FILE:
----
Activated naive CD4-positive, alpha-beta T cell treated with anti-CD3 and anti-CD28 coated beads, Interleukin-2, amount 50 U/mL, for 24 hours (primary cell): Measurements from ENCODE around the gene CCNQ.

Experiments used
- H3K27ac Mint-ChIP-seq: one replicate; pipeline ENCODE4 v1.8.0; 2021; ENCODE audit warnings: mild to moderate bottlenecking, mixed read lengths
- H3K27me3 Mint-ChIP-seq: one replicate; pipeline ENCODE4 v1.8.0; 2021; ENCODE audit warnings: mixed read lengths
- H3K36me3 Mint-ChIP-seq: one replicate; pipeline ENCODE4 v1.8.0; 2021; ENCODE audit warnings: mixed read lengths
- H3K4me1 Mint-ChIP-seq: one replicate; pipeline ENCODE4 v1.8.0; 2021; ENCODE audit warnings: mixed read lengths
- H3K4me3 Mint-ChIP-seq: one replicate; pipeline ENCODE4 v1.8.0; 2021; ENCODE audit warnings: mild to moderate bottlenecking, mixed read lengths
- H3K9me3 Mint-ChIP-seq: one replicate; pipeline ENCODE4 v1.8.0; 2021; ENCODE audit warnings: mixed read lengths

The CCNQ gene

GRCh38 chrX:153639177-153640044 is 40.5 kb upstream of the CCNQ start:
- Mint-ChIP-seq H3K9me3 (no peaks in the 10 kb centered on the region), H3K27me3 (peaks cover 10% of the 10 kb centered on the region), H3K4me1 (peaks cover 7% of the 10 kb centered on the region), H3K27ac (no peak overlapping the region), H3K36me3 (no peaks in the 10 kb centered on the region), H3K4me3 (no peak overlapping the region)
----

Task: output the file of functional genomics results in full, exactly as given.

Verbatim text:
Activated naive CD4-positive, alpha-beta T cell treated with anti-CD3 and anti-CD28 coated beads, Interleukin-2, amount 50 U/mL, for 24 hours (primary cell): Measurements from ENCODE around the gene CCNQ.

Experiments used
- H3K27ac Mint-ChIP-seq: one replicate; pipeline ENCODE4 v1.8.0; 2021; ENCODE audit warnings: mild to moderate bottlenecking, mixed read lengths
- H3K27me3 Mint-ChIP-seq: one replicate; pipeline ENCODE4 v1.8.0; 2021; ENCODE audit warnings: mixed read lengths
- H3K36me3 Mint-ChIP-seq: one replicate; pipeline ENCODE4 v1.8.0; 2021; ENCODE audit warnings: mixed read lengths
- H3K4me1 Mint-ChIP-seq: one replicate; pipeline ENCODE4 v1.8.0; 2021; ENCODE audit warnings: mixed read lengths
- H3K4me3 Mint-ChIP-seq: one replicate; pipeline ENCODE4 v1.8.0; 2021; ENCODE audit warnings: mild to moderate bottlenecking, mixed read lengths
- H3K9me3 Mint-ChIP-seq: one replicate; pipeline ENCODE4 v1.8.0; 2021; ENCODE audit warnings: mixed read lengths

The CCNQ gene

GRCh38 chrX:153639177-153640044 is 40.5 kb upstream of the CCNQ start:
- Mint-ChIP-seq H3K9me3 (no peaks in the 10 kb centered on the region), H3K27me3 (peaks cover 10% of the 10 kb centered on the region), H3K4me1 (peaks cover 7% of the 10 kb centered on the region), H3K27ac (no peak overlapping the region), H3K36me3 (no peaks in the 10 kb centered on the region), H3K4me3 (no peak overlapping the region)